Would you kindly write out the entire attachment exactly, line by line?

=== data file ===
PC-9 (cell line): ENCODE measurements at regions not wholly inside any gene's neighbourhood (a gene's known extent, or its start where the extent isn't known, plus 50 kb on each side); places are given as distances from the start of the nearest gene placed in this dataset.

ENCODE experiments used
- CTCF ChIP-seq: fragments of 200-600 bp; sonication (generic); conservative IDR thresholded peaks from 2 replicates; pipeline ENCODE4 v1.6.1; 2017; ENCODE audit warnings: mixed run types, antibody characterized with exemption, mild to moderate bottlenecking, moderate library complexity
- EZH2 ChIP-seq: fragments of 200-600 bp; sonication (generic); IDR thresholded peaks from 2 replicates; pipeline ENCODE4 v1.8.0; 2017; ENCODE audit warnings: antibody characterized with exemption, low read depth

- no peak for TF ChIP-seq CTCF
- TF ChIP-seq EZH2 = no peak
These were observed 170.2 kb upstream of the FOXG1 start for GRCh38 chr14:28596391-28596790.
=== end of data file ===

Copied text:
PC-9 (cell line): ENCODE measurements at regions not wholly inside any gene's neighbourhood (a gene's known extent, or its start where the extent isn't known, plus 50 kb on each side); places are given as distances from the start of the nearest gene placed in this dataset.

ENCODE experiments used
- CTCF ChIP-seq: fragments of 200-600 bp; sonication (generic); conservative IDR thresholded peaks from 2 replicates; pipeline ENCODE4 v1.6.1; 2017; ENCODE audit warnings: mixed run types, antibody characterized with exemption, mild to moderate bottlenecking, moderate library complexity
- EZH2 ChIP-seq: fragments of 200-600 bp; sonication (generic); IDR thresholded peaks from 2 replicates; pipeline ENCODE4 v1.8.0; 2017; ENCODE audit warnings: antibody characterized with exemption, low read depth

- no peak for TF ChIP-seq CTCF
- TF ChIP-seq EZH2 = no peak
These were observed 170.2 kb upstream of the FOXG1 start for GRCh38 chr14:28596391-28596790.